×
Enjoying ad-free content?
Since July 1, 2024, we have disabled all ads to improve your reading experience.
This commitment costs us $10,000 a month. Your support can help us fill the gap.
Support us
Our journalism is banned in Russia. We need your help to keep providing you with the truth.

More Construction Workers Strike at Russia's Beleaguered Vostochny Cosmodrome

A rocket standing at the Baikonur cosmodrome, Russia?€™s only spaceport until building at Vostochny finishes. Maxim Shemetov / Reuters

Several more construction workers at Russia's beleaguered Vostochny Cosmodrome are refusing to work until they are paid their salaries for the past four months, radio station Govorit Moskva reported Sunday.

Vostochny Cosmodrome, which is planned to be Russia's main launch site for its space industry, has been plagued by delays and corruption scandals. ? 

Earlier this month Russian media reported that 26 workers at the site were going on hunger strike as about 200 were owed a total of some 14 million rubles ($270,000) in wages.

Govorit Moskva quoted a striker identified only by his first name, Yury, as saying that 40 construction workers had received only 10,000 rubles ($200) since the beginning of the year.

Deputy Prime Ministry Dmitry Rogozin, who oversees space, defense and Arctic issues, visited the facility this month to assure workers that he would improve their working conditions.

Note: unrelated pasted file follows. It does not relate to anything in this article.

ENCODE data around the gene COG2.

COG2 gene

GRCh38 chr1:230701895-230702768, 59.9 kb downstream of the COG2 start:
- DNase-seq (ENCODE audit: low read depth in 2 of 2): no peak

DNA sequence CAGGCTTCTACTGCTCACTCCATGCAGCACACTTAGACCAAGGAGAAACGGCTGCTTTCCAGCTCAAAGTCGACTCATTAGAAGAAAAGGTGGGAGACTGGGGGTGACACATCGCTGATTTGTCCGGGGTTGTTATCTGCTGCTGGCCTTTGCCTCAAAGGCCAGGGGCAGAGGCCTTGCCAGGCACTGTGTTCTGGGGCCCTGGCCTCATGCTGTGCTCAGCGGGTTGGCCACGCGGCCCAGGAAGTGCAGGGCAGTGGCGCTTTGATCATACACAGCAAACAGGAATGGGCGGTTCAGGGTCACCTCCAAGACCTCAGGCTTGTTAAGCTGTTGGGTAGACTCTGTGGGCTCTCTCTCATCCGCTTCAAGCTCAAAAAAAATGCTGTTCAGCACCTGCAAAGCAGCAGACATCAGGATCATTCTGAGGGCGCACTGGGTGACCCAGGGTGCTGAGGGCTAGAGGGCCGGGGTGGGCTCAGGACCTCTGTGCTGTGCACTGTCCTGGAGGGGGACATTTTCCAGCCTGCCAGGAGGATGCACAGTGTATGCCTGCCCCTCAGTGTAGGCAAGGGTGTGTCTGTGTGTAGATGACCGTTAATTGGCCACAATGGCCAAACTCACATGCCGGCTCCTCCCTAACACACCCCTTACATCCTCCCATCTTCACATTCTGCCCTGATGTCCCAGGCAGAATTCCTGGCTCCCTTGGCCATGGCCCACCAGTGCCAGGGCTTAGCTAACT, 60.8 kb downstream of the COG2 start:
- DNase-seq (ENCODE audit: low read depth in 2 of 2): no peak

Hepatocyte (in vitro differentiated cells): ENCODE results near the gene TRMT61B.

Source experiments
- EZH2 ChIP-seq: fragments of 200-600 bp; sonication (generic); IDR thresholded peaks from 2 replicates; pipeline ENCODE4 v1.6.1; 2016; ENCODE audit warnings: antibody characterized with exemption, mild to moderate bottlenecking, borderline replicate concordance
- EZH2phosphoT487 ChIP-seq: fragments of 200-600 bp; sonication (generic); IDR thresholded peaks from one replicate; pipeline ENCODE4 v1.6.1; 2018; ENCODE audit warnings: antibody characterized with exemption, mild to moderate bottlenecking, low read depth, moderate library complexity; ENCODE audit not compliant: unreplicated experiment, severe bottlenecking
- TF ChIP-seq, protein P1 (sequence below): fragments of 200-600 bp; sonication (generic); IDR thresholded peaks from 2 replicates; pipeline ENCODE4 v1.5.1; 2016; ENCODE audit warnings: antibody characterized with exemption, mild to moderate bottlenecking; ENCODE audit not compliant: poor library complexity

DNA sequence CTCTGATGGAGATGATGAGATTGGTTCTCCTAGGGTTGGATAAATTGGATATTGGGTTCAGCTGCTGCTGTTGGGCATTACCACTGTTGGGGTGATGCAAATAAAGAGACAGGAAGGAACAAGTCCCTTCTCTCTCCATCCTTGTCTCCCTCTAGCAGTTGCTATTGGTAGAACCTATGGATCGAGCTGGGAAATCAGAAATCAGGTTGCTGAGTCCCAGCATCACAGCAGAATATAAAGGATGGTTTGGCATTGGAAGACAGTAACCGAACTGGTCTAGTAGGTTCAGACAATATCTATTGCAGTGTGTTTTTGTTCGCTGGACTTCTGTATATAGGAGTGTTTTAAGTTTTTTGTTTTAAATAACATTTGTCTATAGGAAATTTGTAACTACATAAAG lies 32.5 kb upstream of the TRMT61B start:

Unpaid workers at the facility, which is scheduled to be completed by December, appealed to President Vladimir Putin last week by painting a message for help on the roofs of their living quarters.

Putin said during his annually televised call-in show last week that he was taking the issue under his personal control.

Russian authorities are set to investigate the subcontractors working at the cosmodrome, including whether they are complying with labor laws, state news agency TASS reported Sunday.

Under Russian law, workers whose salaries have not been paid for more than 15 days have the right to stop working until they are compensated.

… we have a small favor to ask. As you may have heard, The Moscow Times, an independent news source for over 30 years, has been unjustly branded as a "foreign agent" by the Russian government. This blatant attempt to silence our voice is a direct assault on the integrity of journalism and the values we hold dear.

We, the journalists of The Moscow Times, refuse to be silenced. Our commitment to providing accurate and unbiased reporting on Russia remains unshaken. But we need your help to continue our critical mission.

Your support, no matter how small, makes a world of difference. If you can, please support us monthly starting from just $2. It's quick to set up, and you can be confident that you're making a significant impact every month by supporting open, independent journalism. Thank you.

Once
Monthly
Annual
Continue
paiment methods
Not ready to support today?
Remind me later.

Read more